With the abnormally high gift/estate tax exemption amounts of $5.12 million set to sunset at the end of this year, many attorneys, CPAs and tax-advisors are rushing to help their clients take steps to make significant gifts. For those who wish to take advantage of this unique opportunity, the clock is winding down. For the gifts to be effective this year, the transfer must be completed by December 31.
Unfortunately, many planners are now realizing that scheduling appraisals this late in the year means that they will likely not have the appraisal figures back until next year. Thus, a donor is left to wonder, if I want to make a gift of say, exactly $5.12 million to my children, how do I know how many shares of stock or LLC units to transfer this year if I won't know the value until next year.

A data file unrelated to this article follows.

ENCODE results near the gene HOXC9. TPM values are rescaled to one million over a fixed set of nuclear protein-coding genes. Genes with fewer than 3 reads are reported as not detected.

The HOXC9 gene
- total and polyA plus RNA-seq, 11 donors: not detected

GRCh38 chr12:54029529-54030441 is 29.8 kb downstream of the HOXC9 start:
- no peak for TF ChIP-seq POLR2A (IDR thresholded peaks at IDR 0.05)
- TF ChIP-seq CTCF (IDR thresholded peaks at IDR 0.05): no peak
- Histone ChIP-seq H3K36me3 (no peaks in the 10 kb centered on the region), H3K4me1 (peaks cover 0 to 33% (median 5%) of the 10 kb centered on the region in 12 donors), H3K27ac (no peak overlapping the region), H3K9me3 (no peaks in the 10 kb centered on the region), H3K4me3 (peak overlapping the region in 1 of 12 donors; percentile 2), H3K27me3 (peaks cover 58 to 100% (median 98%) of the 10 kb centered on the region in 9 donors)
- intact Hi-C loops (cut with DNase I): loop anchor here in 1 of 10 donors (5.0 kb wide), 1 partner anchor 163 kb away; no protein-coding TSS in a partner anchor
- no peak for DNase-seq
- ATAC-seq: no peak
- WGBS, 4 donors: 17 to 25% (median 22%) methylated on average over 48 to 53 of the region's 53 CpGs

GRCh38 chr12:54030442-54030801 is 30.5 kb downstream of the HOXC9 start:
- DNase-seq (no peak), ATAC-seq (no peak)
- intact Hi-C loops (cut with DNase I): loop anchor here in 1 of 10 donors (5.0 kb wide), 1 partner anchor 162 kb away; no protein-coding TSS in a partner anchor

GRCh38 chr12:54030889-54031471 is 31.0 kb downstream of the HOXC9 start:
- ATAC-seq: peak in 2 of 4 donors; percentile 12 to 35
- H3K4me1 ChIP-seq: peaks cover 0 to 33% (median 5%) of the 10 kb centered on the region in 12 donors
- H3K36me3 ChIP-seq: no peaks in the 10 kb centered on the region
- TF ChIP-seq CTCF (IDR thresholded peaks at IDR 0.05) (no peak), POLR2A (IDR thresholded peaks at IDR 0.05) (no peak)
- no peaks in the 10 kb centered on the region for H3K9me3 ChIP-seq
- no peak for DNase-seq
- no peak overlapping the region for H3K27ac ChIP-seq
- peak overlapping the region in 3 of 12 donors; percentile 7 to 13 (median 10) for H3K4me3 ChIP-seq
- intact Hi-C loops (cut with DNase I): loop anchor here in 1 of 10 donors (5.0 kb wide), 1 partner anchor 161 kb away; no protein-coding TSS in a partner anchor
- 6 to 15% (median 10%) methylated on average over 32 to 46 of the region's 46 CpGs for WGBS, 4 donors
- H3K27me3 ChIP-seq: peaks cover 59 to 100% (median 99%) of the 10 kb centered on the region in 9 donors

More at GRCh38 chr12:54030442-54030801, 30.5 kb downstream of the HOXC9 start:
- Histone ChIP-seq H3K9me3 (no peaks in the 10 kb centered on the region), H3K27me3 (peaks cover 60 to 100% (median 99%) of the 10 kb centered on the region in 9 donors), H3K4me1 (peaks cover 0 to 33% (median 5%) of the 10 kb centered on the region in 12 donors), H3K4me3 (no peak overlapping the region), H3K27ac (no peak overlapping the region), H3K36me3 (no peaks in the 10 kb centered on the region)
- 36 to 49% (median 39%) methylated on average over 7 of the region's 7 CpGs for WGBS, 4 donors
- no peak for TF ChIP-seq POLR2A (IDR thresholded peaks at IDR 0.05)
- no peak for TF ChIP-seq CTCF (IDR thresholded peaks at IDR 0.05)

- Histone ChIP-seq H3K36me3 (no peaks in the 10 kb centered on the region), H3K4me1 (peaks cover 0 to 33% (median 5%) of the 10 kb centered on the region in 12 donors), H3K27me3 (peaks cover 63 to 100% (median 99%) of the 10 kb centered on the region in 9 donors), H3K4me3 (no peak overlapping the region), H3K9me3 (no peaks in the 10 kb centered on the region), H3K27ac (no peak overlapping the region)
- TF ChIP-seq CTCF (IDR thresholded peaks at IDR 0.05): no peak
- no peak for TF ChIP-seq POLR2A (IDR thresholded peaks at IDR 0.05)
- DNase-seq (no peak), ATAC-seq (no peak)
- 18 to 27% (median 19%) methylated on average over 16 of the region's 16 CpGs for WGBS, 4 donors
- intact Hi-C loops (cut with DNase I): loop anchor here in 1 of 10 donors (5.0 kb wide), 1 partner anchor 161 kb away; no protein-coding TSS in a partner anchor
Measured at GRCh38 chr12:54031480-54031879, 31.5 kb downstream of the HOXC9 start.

Fortunately, due to the availability of defined value clauses and some recent Tax Court cases, the donor (and his/her advisers) can make large gifts with confidence.
In short, a donor need not specificy the exact number of LLC units given, all that needs to be specified is that value to be transferred, expressed in a mathematical formula.
A good example of such a formula clause is found in the recent Wandry decision, and reads as follows:
In short, while it would be preferrable to get the value before making the gift, a formula clause like the above gives the donor, and other professionals some breathing room.
Of course, one big caveat is to ensure that when the gift tax return is filed that the language on the return matches the language on the gift. If the return just lists the exact number of shares, units, or percentage interest transferred the donor exposes himself to a potential challenge from the IRS alleging that a formula clause was not utilized.